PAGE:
Doctor insights on:
What Causes Blood Clot In Urine For Females On Birth Control
I have mild SLE (no organ involvement), only on Plaquenil (hydroxychloroquine). No antiphospholipid antibodies, high BP or f. history of blood clots. Is birth control safe?
Probably safe: Per Uptodate Oral contraceptives containing low levels of estrogen are probably safe in patients with mild well-controlled SLE. Avoid use in pts with with increased risks of clotting. Patients with anti phospholipid antibodies, nephrotic syndrome, hx of thrombophlebitis, CAD, migraines, smokers. uncontrolled HTN. Of course weigh the risks and benefits with your personal Doctor. ...Read more
Urine is the product of the kidneys, which is produced to eliminate the waste products of metabolism, manage body fluid balance, &maintain acid-base balance. The blood is first filtered by the kidneys, and the composition of the resulting fluid is then altered depending on the body's needs. It is composed of mostly water, and breakdown products from blood cells impart ...Read more
A side effect of BC : Pills can be blood clots, not common , but more common if u are older and if someone smokes as pills are contraindciated if u are over 35 and smoke, also i prescribe the lowest dose pill loloestrin which is the safest only 10mcg of estrogen and at yorurage if u do not want kids i would recommend in offcie essure tubal sterilization, tha I do in offcie , u are awake takes 5 minutes- easy. ...Read more
Blood clots a risk: The major issue is the increased risk of blood clots. This is not a major risk but anyone with a past history of clots should not use oral contraceptives. Smokers should also avoid this med as smoking increases the risks of blood clots from oral contraceptives significantly. ...Read moreSee 1 more doctor answer
ALL increase DVT ris: All birth control pills increase the risk of blood clots. Pills containing drospirinone as they progestin component have a slightly higher risk of blood clot promotion (but are still avail on the market) than non-drospirinone formulations. There is some thought that the patch and vaginal ring may have slightly lower risk of this b/c they don't go through liver first, but that can't be said defini. ...Read more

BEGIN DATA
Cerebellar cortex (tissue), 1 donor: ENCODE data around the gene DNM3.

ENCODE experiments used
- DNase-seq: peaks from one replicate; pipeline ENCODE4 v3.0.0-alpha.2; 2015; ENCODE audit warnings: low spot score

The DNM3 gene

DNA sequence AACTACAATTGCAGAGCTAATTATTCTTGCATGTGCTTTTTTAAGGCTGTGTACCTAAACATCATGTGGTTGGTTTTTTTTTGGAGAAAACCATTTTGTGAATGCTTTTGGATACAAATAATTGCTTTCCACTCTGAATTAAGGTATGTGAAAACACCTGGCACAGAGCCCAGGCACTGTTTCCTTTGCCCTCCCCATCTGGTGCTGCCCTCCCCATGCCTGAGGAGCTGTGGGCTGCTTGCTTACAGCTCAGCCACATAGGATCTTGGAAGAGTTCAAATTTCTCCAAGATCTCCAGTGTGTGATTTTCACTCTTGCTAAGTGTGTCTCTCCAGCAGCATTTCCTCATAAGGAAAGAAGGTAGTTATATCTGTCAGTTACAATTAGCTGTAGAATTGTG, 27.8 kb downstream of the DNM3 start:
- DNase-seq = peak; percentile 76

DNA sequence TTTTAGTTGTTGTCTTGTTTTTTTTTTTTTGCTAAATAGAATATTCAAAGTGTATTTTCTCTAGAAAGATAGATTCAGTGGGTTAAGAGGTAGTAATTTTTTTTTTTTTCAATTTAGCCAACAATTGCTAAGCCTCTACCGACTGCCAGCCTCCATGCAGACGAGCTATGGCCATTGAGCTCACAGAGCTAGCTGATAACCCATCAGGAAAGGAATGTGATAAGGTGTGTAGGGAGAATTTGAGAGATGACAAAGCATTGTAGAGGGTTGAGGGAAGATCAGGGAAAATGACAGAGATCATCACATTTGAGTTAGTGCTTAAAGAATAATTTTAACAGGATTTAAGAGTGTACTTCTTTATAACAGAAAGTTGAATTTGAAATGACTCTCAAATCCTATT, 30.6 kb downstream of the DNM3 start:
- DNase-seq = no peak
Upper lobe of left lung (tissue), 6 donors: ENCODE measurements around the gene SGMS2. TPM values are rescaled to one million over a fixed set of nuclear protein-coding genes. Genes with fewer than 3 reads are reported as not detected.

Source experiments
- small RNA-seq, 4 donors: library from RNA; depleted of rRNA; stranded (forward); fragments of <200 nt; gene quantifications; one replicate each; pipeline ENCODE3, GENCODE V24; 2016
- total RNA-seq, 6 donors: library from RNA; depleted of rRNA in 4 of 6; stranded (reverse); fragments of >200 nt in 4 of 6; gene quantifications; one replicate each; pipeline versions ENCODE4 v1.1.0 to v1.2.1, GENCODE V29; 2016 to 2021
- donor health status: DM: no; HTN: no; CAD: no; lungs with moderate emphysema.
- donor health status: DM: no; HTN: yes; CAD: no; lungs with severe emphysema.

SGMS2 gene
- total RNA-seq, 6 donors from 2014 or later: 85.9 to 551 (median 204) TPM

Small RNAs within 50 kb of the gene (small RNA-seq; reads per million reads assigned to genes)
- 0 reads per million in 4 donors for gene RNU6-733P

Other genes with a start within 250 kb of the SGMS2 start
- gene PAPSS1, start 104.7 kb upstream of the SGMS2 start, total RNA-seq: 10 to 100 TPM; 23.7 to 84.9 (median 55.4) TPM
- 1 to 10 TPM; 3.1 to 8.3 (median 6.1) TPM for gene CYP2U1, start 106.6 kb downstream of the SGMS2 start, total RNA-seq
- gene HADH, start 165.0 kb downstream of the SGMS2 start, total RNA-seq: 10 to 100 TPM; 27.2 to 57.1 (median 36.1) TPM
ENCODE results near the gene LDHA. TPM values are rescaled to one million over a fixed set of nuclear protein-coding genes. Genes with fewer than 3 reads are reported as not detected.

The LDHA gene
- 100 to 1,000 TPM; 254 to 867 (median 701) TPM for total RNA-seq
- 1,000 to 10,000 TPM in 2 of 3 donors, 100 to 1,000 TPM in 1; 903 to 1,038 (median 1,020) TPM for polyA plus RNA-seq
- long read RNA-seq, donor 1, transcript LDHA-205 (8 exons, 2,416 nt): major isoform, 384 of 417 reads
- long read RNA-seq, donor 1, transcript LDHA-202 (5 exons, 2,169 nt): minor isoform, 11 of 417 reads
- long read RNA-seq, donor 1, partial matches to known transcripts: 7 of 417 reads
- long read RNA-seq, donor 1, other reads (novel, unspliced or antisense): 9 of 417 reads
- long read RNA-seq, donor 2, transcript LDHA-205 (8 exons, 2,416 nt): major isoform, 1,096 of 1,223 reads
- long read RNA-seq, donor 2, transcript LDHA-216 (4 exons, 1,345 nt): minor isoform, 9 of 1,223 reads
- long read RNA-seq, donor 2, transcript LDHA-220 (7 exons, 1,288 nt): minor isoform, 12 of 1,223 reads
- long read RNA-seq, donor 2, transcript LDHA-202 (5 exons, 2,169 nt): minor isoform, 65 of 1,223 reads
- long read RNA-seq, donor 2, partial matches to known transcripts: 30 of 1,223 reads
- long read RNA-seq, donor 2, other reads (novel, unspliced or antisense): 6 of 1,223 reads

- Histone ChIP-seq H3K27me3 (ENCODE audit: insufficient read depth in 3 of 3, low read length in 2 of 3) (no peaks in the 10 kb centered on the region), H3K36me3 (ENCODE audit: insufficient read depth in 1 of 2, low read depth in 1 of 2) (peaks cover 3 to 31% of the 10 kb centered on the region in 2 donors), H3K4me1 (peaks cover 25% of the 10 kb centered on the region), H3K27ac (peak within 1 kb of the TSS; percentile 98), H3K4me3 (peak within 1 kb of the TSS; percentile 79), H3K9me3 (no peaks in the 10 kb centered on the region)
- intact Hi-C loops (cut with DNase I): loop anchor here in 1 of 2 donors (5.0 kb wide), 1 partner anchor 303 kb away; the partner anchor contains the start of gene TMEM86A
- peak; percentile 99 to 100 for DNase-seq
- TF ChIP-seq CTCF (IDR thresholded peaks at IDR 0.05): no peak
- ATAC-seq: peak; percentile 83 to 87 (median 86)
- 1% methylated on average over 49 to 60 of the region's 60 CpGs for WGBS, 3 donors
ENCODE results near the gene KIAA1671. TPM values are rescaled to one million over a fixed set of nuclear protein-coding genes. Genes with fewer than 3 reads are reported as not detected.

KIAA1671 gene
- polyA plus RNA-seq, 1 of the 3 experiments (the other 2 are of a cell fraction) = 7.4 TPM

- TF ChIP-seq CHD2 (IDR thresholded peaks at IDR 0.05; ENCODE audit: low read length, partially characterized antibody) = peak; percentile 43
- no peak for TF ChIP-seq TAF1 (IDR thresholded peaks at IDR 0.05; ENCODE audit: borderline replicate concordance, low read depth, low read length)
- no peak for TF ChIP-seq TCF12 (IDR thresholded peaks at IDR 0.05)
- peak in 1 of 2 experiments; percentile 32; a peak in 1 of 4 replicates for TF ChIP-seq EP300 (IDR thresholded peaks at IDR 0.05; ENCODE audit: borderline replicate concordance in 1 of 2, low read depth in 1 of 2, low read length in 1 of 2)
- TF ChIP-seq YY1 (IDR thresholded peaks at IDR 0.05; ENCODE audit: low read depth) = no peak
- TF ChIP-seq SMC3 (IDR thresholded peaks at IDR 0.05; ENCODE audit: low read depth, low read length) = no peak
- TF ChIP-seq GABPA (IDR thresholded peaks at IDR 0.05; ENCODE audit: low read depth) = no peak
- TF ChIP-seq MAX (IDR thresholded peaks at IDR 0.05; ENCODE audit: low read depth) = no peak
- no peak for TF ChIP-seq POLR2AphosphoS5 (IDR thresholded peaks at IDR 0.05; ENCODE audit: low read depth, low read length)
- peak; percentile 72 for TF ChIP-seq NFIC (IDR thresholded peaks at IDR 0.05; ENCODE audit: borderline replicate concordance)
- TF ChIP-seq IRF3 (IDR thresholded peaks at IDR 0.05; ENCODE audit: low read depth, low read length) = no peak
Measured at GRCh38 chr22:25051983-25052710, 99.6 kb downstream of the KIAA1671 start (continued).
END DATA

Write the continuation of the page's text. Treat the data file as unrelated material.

Small risk: Birth control pills carry a small increased risk of forming a blood clot. This risk is markedly increased in women over 35 who smoke, and these women should not take the pill. Discuss your personal medical history with your doctor to see if the pill is the right birth control option for you. ...Read more
What types of birth control can i use if I have a blood clot? Other than condoms, female condoms, caps, things like that. Any oral pills avaliable?
No oral hormonal: options are safe, and Mirena (levonorgestrel) (IUD) can only be used if your DVT/clot has cleared (after being confirmed with an ultrasound/Doppler) and you have no other underlying tendency in your blood to clot (i.e. Factor V leiden, Lupus anticoagulant, Protein C/S deficiency etc.). In the meantime, only condoms and/or tubal ligation or male vasectomy are feasible. ...Read more
Is there any progesterone only birth control that doesn't cause non stop spotting ? Combination pill are not an option due to history of blood clots
Switched birth control to allese. Since the switch I have nocturnal calve cramping. Should I be worried about blood clots? something else the cause?
Got on DepoPrevera birth control when I was 16, was on it for 4 years. In 2013 I discovered I had blood clot now im on 3rd one after two surger.cause?
Blood Clots: If a woman as young as you gets blood clots and it's possible that you have a blood clotting disease. There are genetic tests that can be done to check on this. Having a history of a blood clot, increases your risk of having one again and you may need to be on blood thinners during any surgeries. Talk to a hematologist to be sure of what is going on. ...Read more
Contraceptiion is a means of preventing conception (or fertilization). There are hormonal and non hormonal methods of preventing sperm and egg from meeting. Talk to your doctor or clinic about what options are best for you. There are short acting methods (condoms, pills, patch, ring) and long ...Read more
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